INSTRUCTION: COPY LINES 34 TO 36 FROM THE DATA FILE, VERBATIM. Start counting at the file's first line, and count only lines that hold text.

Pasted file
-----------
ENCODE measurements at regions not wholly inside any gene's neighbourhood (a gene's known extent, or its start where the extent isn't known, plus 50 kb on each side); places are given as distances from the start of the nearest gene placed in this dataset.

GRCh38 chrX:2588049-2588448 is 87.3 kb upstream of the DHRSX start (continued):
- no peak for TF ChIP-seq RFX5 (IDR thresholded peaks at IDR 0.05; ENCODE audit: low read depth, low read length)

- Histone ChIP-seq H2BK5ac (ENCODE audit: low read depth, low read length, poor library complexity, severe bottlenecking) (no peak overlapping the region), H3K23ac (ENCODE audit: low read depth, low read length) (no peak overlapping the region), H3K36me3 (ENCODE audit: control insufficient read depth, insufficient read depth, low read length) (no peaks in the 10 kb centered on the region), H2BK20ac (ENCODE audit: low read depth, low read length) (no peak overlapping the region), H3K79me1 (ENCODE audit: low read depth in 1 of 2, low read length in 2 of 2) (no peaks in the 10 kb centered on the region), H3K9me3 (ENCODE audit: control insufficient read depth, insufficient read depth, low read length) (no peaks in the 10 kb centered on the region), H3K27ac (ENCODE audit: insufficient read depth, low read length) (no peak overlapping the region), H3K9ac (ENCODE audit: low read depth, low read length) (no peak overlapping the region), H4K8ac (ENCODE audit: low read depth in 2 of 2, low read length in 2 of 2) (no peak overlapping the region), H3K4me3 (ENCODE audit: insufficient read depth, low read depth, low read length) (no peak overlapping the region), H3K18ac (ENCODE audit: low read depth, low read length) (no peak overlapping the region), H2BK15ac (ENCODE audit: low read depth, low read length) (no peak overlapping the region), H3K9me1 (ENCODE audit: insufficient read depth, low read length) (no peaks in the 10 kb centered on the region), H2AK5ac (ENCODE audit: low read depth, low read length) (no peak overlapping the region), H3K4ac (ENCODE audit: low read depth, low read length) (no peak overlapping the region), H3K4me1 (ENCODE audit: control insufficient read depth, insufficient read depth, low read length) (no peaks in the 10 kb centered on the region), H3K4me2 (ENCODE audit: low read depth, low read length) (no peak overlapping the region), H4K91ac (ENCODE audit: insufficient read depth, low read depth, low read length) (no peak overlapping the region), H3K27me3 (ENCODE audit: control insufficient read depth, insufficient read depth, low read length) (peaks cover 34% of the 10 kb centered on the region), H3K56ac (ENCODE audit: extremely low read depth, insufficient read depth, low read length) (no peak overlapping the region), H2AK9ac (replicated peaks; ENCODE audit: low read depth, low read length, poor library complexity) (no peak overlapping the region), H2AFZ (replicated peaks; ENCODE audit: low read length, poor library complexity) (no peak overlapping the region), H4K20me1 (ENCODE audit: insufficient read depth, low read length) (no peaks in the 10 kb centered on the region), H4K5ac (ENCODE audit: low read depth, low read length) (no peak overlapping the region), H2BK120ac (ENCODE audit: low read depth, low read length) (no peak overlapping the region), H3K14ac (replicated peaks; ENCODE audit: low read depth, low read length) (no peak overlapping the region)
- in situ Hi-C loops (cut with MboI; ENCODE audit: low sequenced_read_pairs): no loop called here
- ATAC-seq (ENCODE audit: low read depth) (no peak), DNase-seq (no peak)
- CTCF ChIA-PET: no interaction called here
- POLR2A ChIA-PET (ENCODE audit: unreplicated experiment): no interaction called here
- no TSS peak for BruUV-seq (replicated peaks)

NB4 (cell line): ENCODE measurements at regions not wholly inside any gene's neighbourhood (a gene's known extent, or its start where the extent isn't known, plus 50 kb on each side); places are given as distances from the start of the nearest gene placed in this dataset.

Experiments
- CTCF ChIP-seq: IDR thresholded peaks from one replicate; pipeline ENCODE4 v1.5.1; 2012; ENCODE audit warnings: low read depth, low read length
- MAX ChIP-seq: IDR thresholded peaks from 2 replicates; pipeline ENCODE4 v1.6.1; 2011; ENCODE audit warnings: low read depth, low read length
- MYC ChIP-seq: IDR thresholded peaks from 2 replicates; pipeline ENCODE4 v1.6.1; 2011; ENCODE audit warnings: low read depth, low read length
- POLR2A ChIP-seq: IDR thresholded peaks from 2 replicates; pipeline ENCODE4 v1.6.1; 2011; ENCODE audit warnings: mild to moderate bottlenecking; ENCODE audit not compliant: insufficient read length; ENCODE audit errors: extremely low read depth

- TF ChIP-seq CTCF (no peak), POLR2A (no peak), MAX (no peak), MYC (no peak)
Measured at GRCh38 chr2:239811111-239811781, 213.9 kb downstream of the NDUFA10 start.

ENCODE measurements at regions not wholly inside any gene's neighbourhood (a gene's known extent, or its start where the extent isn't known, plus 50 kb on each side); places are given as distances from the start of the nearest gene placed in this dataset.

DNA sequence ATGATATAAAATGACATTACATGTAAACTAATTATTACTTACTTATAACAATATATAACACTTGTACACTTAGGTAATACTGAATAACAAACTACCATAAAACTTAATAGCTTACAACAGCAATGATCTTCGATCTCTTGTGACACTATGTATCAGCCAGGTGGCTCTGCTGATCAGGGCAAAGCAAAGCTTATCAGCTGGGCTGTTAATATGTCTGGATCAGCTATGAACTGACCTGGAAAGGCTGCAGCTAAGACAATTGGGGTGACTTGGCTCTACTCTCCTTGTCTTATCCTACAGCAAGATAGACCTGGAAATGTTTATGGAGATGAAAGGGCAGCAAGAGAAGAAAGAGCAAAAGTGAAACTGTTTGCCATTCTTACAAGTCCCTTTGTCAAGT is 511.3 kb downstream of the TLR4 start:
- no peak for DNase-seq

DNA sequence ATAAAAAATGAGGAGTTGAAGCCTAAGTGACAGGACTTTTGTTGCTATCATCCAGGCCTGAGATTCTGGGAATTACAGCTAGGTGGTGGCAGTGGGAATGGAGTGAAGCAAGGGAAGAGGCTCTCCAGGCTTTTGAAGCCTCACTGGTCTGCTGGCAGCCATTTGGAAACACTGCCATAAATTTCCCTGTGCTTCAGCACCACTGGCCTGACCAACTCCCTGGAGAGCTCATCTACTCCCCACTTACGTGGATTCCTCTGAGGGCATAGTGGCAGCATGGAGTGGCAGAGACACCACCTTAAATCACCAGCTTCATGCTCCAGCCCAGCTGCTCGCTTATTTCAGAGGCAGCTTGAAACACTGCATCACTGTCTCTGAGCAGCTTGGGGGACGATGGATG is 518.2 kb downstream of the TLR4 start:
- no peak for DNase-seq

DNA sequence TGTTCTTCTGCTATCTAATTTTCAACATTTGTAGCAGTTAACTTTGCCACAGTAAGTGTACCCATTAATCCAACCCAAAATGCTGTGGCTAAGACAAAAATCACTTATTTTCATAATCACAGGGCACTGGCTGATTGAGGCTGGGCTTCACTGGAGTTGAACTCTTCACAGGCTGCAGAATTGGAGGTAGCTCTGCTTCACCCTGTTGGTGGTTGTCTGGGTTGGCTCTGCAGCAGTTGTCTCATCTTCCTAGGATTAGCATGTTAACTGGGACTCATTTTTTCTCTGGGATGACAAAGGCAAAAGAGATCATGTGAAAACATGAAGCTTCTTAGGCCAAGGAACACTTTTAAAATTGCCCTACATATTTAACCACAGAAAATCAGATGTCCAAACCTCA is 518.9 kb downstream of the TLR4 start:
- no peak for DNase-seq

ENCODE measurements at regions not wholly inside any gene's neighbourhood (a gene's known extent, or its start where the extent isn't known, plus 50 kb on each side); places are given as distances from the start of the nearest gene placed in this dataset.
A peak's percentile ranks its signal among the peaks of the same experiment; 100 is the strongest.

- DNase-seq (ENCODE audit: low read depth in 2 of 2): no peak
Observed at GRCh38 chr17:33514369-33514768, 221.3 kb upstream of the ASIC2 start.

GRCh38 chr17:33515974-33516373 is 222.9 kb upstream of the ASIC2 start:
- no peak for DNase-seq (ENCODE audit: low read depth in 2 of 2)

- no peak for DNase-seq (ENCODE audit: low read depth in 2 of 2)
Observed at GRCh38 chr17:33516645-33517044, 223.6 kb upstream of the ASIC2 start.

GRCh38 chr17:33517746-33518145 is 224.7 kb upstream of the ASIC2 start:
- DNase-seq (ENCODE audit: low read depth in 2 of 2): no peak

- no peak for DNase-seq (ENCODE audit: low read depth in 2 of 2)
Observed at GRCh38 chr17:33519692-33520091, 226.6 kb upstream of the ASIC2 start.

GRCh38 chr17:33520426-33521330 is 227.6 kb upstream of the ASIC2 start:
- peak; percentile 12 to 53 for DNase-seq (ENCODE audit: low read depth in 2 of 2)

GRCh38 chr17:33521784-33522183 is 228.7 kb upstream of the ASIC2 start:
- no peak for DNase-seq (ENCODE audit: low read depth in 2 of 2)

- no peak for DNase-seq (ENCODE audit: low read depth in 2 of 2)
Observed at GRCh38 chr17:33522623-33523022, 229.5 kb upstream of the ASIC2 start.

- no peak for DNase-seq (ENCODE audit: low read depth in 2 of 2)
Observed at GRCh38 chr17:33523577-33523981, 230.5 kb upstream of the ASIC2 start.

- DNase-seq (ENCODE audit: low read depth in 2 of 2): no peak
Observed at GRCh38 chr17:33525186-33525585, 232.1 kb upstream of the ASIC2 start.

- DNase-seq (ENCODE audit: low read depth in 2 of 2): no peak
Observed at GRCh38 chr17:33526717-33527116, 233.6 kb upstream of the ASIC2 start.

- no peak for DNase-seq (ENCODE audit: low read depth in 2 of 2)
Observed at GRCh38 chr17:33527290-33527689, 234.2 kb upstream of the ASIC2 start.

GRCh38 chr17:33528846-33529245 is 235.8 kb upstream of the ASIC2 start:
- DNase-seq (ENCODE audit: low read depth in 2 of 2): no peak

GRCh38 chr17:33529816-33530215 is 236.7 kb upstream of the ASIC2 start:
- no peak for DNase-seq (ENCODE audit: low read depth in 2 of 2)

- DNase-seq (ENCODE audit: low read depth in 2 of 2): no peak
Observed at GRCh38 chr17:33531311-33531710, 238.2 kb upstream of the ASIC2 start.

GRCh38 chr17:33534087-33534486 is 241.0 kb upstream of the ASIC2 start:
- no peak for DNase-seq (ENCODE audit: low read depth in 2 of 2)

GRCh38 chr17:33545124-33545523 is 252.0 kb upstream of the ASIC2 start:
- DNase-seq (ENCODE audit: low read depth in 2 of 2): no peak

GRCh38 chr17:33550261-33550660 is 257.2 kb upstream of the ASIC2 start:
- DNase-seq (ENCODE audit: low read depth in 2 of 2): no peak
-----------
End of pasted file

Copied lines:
- DNase-seq (ENCODE audit: low read depth in 2 of 2): no peak

- no peak for DNase-seq (ENCODE audit: low read depth in 2 of 2)
Observed at GRCh38 chr17:33519692-33520091, 226.6 kb upstream of the ASIC2 start.